The Culture Of India Essay Research Paper — страница 2

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is such a pervasive influence in India that Potter (1989) says: The daily life of a Hindu villager involves frequent reminders of traditional norms (p. 338). The Hindu system has also affected behavior because the belief in karma and reincarnation has supported the Indian caste system, in which it is understood that different classes of people have distinctly different roles in life. There is even more diversity in Indian language than there is in the country s religion. Hindi is the official language of the nation; however, as Mehta (1993) points out, it is understood by only forty per cent or, at most, fifty per cent of the population (p. 459). In addition to Hindi, there are fourteen officially recognized regional languages, two hundred and fifty major dialects, and thousands

of minor languages and dialects, and many of these are completely unrelated to one another (Mehta, 1993, pp. 458-459). Throughout India s history, there have been efforts among intellectuals and scholars to develop a common pan-Indian religious or political language (Pandian, 1995, p. 28). Over the course of time, the official national language has changed from Sanskrit to Persian to English to Hindi. Although it seems like a positive thing to try to develop an official language for the nation as a whole, this effort has also resulted in enforcing the social divisions of the Indian people. Pandian (1995) notes that the people of India are required to know how to speak Hindi fluently if they are to obtain successful jobs. As Pandian further notes, this has created an unfair

advantage for the 40 percent or so of the total population that consists of native Hindi speakers (p. 34). The social roles of the Indian culture are strongly impacted by the traditional caste system. According to this system, there are four main classes, ranked hierarchically: the priests, the warriors, the merchants and artists, and the servants. In addition to these four major groupings, there are also numerous smaller occupational class groupings, known as jatis. In the words of Madan (1989), castes and families are the building blocks of Hindu society, and an overwhelming majority of the Hindus of South Asia, particularly those living in the rural areas, identify themselves in terms of their jati or caste (p. 364). As a general rule, people never leave the caste they are

born into. They tend to marry within the same caste, and sons tend to adopt the occupations of their fathers. Despite the prevalence of the caste system in Indian culture, however, Pandian (1995) points out that the system is more complex than it appears on the surface. Thus, anthropological studies of Indian village communities have shown the existence of multiple labels of caste identity and multiple levels of caste ranking (p. 209). There are also controversial views regarding gender roles in India. According to Azad (1996), working women in India are subject to oppression, poverty and poor health, and they basically live in an environment of powerlessness (p. 220). Indeed, Indian women must contend with such things as arranged marriages, female infanticide and wife abuse,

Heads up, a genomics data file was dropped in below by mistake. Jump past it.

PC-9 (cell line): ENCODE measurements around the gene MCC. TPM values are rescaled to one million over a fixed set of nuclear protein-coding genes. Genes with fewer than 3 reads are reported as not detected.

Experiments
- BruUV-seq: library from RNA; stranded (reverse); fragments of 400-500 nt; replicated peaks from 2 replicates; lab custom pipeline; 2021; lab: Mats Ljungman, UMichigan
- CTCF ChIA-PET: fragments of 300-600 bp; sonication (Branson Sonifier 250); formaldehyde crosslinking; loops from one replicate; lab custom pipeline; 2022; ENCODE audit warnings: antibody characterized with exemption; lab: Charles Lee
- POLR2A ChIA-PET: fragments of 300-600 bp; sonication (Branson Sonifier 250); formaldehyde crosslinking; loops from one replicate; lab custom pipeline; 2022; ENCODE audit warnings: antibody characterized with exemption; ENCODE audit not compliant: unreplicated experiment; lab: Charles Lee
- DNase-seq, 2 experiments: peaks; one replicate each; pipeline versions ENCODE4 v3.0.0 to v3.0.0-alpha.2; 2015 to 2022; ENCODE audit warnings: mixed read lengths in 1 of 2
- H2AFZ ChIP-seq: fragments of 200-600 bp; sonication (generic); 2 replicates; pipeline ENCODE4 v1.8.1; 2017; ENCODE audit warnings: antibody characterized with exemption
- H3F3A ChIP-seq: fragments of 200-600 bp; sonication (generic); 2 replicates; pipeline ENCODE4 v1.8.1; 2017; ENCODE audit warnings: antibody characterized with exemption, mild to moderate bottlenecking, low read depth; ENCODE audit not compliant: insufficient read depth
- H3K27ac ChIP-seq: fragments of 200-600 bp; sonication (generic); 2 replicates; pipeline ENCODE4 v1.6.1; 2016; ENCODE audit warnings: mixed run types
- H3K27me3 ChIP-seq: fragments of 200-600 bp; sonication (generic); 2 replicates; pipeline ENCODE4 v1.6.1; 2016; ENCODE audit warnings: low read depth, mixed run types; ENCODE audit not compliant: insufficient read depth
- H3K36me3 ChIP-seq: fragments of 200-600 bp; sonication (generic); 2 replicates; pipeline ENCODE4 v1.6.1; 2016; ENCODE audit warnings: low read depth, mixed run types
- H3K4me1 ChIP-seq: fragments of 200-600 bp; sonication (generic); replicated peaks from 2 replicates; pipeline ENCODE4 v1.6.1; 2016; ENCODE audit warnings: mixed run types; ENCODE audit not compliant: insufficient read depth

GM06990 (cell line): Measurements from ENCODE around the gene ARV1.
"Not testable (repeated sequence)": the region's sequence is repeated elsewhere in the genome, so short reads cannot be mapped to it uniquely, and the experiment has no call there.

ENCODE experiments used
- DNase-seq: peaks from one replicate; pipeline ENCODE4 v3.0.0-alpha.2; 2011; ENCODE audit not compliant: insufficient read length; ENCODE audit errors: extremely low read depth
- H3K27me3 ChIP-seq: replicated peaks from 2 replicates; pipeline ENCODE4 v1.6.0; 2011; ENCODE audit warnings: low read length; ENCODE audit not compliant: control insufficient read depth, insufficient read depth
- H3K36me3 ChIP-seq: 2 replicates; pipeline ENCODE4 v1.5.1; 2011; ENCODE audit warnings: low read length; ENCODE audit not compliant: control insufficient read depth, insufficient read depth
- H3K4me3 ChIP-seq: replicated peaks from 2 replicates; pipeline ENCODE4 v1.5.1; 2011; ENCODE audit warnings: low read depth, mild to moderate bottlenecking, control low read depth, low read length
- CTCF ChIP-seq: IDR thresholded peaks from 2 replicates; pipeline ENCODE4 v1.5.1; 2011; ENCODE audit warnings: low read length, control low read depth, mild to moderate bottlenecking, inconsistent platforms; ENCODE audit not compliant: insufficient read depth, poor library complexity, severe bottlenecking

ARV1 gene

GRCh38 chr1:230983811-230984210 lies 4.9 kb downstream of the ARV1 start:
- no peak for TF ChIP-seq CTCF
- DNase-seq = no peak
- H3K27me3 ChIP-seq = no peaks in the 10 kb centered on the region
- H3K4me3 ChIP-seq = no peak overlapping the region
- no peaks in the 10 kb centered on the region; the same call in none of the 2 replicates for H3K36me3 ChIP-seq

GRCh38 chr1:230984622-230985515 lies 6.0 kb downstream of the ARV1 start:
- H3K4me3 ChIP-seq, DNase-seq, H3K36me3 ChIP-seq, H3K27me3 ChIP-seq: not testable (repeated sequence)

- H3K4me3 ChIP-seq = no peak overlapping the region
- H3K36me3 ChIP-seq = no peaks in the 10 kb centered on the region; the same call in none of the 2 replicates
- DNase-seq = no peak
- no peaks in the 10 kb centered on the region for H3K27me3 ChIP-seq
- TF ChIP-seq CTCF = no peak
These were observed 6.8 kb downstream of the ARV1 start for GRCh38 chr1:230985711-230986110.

among many other things. On the other hand, Seymour (1999) argues that respect is also given to women in India, especially when they undertake the role of motherhood. This sense of honor is enhanced by the religious beliefs of Hinduism, in which female deities are seen as being the source of power for the male deities. Because of the high status of motherhood and the belief in powerful goddesses, Seymour (1999) says female power and authority is real in both secular and sacred contexts (p. 281). Seymour further claims that there have been signs of change in recent years in terms of gender relationships in India. She reports, for example, that recent studies have shown an increasing number of Indian women taking post marital residence in nuclear households where they can be

independent of in-laws and have a more intimate relationship with their husbands (p. 289). Seymour also emphasizes that the restrictions of Indian culture do not only affect women, but the nation s men as well. Because of caste and religious obligations, men also have a series of roles and life stages through which they must move, and they are also expected to control their personal desires for the sake of the collective whole (Seymour, 1999, p. 280). After attaining independence from colonization, India, within a span of 50 years emerged as one of the fastest developing economies in the world. Ranking as the seventh largest country in area and second in population. She is also the largest democracy in the world. She is the world’s second largest producer of rice, world s